I have found that aluminum wire is quite "adequate" for center supported
dipoles for 80m or shorter wavelengths. I would expect that the same thing
is true for slopers angled down from towers -- but I have no personal
experience with that application using aluminum.
One does not need to solder wire to assure good conductivity between two
pieces that are 'connected' together. Western Electric ran experiments in
the 'middle ages' of technology that showed wrapped joints would actually
have better conductivity than soldered joints. The result was that the
telephone switching centers had wire wrapped connections rather than
soldered connections. The technique had cost and simplicity advantages as
well. Many of our initial commercial computers had wire-wrapped backplanes.
The Western Electric experiments used copper, not aluminum and the pins that
were wrapped with wire were square in cross section, not round.
Using the same principles one can put 5 turns of aluminum wire tightly
around a second aluminum wire and wrap 5 turns of the second wire around the
first wire about 3 inches away from the first splice wrap. The result is a
very satisfactory splice between the wires. One can fabricate SS fasteners
so that they clamp the aluminum wire -- this allows connections to a center
insulator. Because you can 'splice' in the field by simply wrapping wires
around each other, the center insulator connections to the aluminum can be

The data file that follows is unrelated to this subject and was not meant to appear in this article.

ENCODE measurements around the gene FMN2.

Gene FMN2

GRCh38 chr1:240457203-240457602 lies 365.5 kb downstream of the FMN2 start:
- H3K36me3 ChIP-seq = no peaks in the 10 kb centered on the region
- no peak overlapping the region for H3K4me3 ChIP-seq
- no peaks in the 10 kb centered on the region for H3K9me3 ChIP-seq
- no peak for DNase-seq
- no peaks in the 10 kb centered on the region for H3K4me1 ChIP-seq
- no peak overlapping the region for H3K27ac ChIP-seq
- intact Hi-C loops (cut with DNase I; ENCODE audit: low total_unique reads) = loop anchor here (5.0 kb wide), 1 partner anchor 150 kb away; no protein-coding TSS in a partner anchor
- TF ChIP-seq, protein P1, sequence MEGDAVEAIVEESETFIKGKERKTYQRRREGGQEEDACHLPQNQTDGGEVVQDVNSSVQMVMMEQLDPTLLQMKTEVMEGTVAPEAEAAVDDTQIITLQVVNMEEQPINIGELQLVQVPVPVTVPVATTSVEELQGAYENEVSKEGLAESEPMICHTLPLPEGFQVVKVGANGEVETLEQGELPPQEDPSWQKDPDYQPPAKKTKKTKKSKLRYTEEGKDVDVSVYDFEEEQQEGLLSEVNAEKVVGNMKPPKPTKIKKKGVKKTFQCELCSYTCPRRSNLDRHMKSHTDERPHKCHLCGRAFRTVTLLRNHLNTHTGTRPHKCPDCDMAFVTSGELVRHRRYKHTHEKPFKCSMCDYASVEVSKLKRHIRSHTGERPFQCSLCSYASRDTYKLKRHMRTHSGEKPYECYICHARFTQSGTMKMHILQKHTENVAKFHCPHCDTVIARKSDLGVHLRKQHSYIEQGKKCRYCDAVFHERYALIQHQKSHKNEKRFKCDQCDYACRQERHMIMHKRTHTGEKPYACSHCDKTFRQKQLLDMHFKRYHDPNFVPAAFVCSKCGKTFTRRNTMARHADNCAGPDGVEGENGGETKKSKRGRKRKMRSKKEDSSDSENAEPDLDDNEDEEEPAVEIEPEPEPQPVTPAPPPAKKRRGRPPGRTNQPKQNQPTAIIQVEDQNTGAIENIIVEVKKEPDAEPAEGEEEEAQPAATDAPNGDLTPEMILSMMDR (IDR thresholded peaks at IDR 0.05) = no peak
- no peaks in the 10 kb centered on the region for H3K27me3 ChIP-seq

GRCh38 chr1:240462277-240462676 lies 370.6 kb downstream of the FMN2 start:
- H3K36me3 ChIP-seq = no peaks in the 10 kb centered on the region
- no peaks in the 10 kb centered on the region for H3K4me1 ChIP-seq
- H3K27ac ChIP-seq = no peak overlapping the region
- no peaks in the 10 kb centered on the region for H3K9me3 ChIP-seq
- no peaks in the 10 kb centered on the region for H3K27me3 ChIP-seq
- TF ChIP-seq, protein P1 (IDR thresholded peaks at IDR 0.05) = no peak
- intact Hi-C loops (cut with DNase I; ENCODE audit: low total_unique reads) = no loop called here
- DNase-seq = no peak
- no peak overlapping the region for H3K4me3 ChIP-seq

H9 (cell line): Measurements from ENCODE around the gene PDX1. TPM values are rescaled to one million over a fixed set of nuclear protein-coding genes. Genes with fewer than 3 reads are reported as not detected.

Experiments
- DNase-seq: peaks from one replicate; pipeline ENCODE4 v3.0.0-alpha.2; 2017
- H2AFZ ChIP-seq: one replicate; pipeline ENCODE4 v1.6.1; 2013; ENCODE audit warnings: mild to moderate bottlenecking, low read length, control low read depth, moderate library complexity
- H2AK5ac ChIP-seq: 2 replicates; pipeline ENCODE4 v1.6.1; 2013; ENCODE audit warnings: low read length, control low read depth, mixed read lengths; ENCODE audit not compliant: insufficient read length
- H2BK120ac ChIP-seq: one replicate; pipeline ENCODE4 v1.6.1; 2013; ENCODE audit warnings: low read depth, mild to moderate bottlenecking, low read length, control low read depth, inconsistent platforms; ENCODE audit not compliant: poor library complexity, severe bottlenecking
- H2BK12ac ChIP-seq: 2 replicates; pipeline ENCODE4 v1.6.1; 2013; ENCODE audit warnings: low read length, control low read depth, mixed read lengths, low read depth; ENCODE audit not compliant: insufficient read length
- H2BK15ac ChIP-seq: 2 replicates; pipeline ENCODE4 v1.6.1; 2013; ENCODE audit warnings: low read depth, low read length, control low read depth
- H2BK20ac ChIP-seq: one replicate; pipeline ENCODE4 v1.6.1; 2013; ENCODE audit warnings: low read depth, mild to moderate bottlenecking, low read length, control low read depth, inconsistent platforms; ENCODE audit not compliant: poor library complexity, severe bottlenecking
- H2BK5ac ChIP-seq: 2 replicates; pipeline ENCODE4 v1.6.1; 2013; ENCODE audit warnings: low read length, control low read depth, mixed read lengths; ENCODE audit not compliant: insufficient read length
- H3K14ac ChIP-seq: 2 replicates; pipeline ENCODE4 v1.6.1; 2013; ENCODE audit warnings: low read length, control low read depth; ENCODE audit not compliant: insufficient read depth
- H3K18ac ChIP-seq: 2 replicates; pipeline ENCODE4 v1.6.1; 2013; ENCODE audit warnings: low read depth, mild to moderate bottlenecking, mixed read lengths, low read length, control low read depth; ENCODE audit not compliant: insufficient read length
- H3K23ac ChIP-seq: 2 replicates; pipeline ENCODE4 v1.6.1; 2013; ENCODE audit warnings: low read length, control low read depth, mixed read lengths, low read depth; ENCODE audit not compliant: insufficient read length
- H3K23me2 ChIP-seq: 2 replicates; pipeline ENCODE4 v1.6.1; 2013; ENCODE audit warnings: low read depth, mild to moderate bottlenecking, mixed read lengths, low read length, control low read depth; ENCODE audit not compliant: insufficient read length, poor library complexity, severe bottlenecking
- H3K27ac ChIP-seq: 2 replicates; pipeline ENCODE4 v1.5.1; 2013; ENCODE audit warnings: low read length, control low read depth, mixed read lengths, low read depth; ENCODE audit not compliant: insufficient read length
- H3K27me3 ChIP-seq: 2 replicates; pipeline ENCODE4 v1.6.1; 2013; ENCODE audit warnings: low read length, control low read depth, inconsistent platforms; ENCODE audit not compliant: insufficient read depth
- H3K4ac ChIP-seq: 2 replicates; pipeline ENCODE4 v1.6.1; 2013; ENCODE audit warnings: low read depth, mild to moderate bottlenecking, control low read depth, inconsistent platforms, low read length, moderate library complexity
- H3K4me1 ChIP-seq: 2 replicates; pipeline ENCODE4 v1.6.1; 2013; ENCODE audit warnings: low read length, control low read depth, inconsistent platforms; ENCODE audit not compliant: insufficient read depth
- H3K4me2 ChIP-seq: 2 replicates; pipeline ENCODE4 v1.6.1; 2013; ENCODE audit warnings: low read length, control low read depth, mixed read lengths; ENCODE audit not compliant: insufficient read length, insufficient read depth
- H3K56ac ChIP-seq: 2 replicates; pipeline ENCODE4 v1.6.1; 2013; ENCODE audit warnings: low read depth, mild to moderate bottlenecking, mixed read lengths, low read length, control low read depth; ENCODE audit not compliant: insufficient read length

fabricated in the shop, carefully protected from the elements by coatings
and then installed simply in the field. I have used this methodology for
the past 10 years with satisfactory [for me] results.
I have not taken the time to determine the conductivity of the 'corroded'
[oxidized] aluminum wire by actual measurement and compared those
measurements with some done using oxidized copper wire. My 'experience' is
that I could not tell that my operating results were different when I used
copper wire 80m dipoles and aluminum wire 80m dipoles. The cost of each type
was noticeably different. It may simply be that my 'operating requirements'
are so low that I just don't notice that things are not good. It could also
be that differences measured in units of 0.1 dB of radiated power can't be
perceived by non-superstar operators.
There is one thing that is a significant negative with respect to aluminum
-- metal fatigue. After many tiny flexures aluminum will develop cracks and
then fracture. Airplanes deal with this by inspection and component
replacement. Most hams solve this by replacing broken yagi elements when
they notice them lying on the ground. The guys with the copper elements in
their beams do not seem to have this challenge. At some point one should
expect to replace the 'weathered' dipole -- it would not surprise me to
find that would be true of copper or aluminum dipoles.
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